The invisible, the hidden, is the most profound in Sufi experience because it is the foundation. Therefore, a concern with the visible is no more than a concern with the surface or the shell. The soul is not surface; it is endless expansion in the profound and the horizon at the same time. The value of expression will therefore depend on the degree to which it unveils this expansion and its relations; in other words, of the extent to which it reveals the dimension of infinitude that exists in the human being and the world.
This eternal dynamic of unveiling of the infinite brings with it the continuous destruction of the forms or, put another way, they do not remain fixed in a single form. The form, just like the image, is pure creation, it is not fabricated or taken. It is not a suit or a wrapping, or a container: it is space (fada’). It is the movement and the order of our ideas. It is the structure of the relation existing between words. In short, the external is not what speaks in metaphor, but rather the internal; neither is it the form that writes but the meaning. In metaphor, the Sufi is another, is another objective while being the same. Therefore, it is not him who pronounces the meaning and writes it in the form, but it is the meaning that pronounces it to him and writes it. It is not him who thinks and writes, but rather he who is thought and written: “On me pense,”Rimbaud will say later.
With the strength of metaphor and its language, the Sufi creates his “ideal” world, a world perceived and captured with the imagination and experienced like the world of events characteristic of intra-history. In the relation between the interior and the exterior, between the hidden and the manifested, is where the vision of the most profound interior events originates. In this relationship, which is very similar to a two-sided mirror, the perceptible fuses with the imperceptible in such a way that the one-dimensional exteriority is no longer the only point of reference where the psychological-spiritual fact is articulated. This relationship becomes, among the Sufis, the very essence of the creative imagination. Thus, the creative imagination, which is the reciprocal space in which the perceptible and the imperceptible cross, summarises the macrocosm; in other words, the whole cosmos, in the microcosm of the human being.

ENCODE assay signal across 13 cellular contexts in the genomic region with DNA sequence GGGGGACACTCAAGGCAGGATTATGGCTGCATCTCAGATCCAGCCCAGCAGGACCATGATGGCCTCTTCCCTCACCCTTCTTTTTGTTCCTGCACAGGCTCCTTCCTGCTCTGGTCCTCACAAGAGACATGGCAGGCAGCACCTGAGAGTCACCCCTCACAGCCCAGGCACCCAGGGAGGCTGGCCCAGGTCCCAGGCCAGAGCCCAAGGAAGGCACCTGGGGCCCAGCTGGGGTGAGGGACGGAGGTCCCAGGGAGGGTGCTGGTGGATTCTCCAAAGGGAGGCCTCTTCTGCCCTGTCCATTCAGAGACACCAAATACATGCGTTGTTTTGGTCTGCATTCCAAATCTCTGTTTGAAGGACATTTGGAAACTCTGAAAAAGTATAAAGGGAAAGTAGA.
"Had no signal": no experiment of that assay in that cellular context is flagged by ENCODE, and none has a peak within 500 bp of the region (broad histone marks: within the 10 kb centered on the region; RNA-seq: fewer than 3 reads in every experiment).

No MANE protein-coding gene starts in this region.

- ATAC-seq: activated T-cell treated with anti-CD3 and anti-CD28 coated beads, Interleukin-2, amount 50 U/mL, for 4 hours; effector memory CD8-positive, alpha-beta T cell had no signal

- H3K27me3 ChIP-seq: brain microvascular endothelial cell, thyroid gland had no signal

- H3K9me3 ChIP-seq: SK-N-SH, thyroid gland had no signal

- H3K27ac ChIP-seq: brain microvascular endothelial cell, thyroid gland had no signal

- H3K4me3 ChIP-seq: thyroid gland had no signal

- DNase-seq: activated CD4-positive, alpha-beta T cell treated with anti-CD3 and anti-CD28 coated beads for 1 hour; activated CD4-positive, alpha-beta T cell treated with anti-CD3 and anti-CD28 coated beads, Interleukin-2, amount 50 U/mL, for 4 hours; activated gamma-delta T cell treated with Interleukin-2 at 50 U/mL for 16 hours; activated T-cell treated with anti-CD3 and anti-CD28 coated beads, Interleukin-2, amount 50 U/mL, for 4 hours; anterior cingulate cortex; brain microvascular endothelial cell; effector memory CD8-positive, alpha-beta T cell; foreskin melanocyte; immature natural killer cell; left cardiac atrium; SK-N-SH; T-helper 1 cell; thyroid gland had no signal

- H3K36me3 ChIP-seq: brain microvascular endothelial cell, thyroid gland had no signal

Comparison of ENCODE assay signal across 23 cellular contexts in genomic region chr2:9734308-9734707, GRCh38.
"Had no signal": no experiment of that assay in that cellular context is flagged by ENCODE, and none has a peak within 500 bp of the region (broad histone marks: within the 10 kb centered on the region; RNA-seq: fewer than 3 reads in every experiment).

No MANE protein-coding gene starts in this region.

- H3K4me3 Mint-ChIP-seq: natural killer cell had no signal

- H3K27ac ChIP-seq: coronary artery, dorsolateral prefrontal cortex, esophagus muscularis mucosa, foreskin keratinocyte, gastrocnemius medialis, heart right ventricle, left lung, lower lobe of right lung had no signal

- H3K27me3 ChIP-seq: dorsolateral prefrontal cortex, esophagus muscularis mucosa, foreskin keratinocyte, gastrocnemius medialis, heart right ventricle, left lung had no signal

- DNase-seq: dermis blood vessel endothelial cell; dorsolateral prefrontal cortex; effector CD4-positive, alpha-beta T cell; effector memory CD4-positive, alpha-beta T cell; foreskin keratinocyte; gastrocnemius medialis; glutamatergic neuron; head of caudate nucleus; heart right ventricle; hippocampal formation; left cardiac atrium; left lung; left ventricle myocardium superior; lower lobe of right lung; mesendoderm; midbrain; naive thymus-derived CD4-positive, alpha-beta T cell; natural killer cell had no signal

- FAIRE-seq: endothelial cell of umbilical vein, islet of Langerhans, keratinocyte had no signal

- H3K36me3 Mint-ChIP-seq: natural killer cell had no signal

The creative imagination makes the body transparent, given that the imagination itself becomes this “other” world reached through Sufi knowledge. The body becomes an element for the creation of the imaginary structure of the place, a mystical and lyrical dimension of the interior that is reflected in the exterior space recreating it according to its own form. In this sense, poetry is the imaginary dimension that recreates the exterior world according to the interior form of its creator. The Sufi develops the macrocosm in his body, which is the microcosm, experiencing his body, already transparent through the effect of the creative imagination, as the original and primitive field of the possible.
The microcosm (the body), experienced as formable outline, becomes anteriority of the place, of the universe. The latter conserves a close link with the imaginary place of the transparent body. And the body, experienced as foundation and origin, brings together in its metaphorical figure the ideal and the real. The human being is, in fact, the unity of the ideal with the real. Therefore, the body, understood as the field of the possible, is the place of transmutations of the perceptible. This reflecting of the interior in the exterior is precisely the transfer of the witnessed knowledge: in this knowledge, born out of imaginary perception, the “mysteries” of the universe are discovered, which are cognitive revelations unattainable for positivist knowledge.